The Global State of Workers' Rights - Germany
|Publication Date||31 August 2010|
|Cite as||Freedom House, The Global State of Workers' Rights - Germany, 31 August 2010, available at: http://www.refworld.org/docid/4d4fc7ffa.html [accessed 26 December 2014]|
The system of protections for workers' rights and workplace conditions in Germany ranks among the strongest in the world. Freedom of association is protected in law and in practice, the majority of employees are covered by collective-bargaining agreements, and unions play an important role in the country's democracy.
Freedom of association is guaranteed by the Basic Law, the postwar constitution adopted in May 1949. The most important sources of labor rules are federal legislation, collective-bargaining agreements, works agreements, and case law. Well over half of German employees are covered by collective-bargaining agreements, and some 22 percent still belong to unions despite a steady decline in recent decades. While collective bargaining remains robust, the difficult economic environment has led unions to make concessions on pay and benefits in return for guarantees against mass layoffs.
German law strongly regulates conditions of employment, working hours, and similar workplace issues. Workers have legal protection from dismissal for reasons other than the economic needs of the employer. German laws are also among Europe's most generous in mandating holidays, maternity leave, and other benefits.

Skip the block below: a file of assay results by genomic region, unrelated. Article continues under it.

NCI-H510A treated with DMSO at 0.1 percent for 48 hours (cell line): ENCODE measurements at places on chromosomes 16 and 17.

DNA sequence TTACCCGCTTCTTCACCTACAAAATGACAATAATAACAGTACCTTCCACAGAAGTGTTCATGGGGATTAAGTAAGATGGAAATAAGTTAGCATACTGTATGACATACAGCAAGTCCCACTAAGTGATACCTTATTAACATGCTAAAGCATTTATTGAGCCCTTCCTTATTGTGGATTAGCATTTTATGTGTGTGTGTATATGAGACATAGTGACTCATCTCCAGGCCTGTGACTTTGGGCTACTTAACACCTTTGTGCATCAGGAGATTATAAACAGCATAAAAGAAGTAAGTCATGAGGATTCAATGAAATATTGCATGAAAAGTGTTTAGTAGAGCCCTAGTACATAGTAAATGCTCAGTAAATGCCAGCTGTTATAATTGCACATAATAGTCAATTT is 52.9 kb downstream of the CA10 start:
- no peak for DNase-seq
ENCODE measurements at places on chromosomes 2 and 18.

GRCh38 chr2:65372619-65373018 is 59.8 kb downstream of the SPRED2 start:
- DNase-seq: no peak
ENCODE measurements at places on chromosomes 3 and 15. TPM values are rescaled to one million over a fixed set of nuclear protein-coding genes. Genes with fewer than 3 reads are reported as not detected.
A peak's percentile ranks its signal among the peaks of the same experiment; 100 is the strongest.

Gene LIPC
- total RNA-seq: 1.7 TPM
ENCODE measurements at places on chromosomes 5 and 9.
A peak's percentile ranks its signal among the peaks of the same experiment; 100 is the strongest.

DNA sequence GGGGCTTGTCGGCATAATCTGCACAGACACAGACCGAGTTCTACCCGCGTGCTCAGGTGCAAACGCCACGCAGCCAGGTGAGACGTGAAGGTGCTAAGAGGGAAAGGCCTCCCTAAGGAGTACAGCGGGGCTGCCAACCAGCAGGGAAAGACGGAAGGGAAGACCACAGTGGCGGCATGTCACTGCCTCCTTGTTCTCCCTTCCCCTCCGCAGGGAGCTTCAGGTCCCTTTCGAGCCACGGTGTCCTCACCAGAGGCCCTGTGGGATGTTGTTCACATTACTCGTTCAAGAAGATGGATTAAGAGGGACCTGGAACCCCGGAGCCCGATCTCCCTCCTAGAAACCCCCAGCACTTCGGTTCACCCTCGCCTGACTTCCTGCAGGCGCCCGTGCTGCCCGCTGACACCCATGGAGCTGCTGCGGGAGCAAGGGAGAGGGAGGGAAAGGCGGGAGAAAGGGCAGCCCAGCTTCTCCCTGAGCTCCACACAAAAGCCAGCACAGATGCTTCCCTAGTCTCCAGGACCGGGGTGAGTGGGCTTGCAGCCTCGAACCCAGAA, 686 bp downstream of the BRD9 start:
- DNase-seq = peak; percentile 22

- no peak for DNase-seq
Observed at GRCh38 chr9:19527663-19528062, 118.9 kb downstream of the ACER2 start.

Strikes and lockouts are allowed in law and in practice. There are prohibitions against strikes during the term of a collective-bargaining agreement as well as strikes for political reasons. Although German law does not mandate arbitration procedures prior to a strike, unions and employers usually agree to arbitration before an industrial action takes place. Civil servants are prohibited from striking.
In large enterprises, workers are able to participate in decision-making through works councils, which are responsible for implementing the terms of collective-bargaining agreements. Through Germany's unique co-determination system, workers are given a say on overall company policy through representation on supervisory boards. In practice, worker influence on corporate policy is limited, as the majority of board members come from management.